Kuih KapitClamps

Relationship: Child of im/migrant

In Malaysia, my aunts sold kuih kapit at the night markets. In English, these paper-thin crispy biscuits are called love letters. Kuih refers to a bite sized snack. My aunts quickly made these using an electronic maker. My mom started to make these biscuits every Chinese New Year when she moved to the United States in 1986. She made them traditional way: iron molds with ornate designs. Each clamp had a different meaning or symbol behind it that would be etched into each biscuit. Making them was very time consuming, but eating them happened in no time. My mom would hover over the stove for hours, pouring the batter on the molds, flipping them, trimming the excess batter, and folding the circular biscuit into quarters within a split second to get its signature shape. Sometimes, my sisters and I would form an assembly line and folded the biscuits with our fingers wrapped in tissues to prevent our fingers from getting burned. I would also eat each one as they came fresh off the stove top and the whole batch would be gone in the blink of an eye. The aroma of the coconut milk and the pandan leaves just bring me back to when I spent summers with my family in Malaysia, without a care in the world.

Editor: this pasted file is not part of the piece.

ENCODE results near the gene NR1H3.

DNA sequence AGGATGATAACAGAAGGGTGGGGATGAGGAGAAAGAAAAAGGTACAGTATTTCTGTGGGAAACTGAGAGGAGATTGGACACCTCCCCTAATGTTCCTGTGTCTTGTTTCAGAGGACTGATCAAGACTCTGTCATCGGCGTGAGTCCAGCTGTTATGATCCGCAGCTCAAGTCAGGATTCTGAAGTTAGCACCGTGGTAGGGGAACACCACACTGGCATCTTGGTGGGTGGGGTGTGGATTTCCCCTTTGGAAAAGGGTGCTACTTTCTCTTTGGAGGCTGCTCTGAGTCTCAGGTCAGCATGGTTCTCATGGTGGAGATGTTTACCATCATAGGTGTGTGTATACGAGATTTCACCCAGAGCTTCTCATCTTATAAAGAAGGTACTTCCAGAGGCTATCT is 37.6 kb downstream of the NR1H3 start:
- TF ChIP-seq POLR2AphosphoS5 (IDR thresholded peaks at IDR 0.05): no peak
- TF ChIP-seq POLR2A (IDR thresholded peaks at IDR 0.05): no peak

Year: 2006

– Kimberly

Relationship:  Child of im/migrant Child of im/migrant